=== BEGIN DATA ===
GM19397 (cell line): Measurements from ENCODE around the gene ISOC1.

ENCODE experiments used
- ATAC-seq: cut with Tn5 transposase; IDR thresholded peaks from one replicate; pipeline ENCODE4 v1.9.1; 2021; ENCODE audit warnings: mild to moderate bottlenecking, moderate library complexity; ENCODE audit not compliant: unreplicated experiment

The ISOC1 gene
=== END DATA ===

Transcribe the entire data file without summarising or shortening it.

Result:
GM19397 (cell line): Measurements from ENCODE around the gene ISOC1.

ENCODE experiments used
- ATAC-seq: cut with Tn5 transposase; IDR thresholded peaks from one replicate; pipeline ENCODE4 v1.9.1; 2021; ENCODE audit warnings: mild to moderate bottlenecking, moderate library complexity; ENCODE audit not compliant: unreplicated experiment

The ISOC1 gene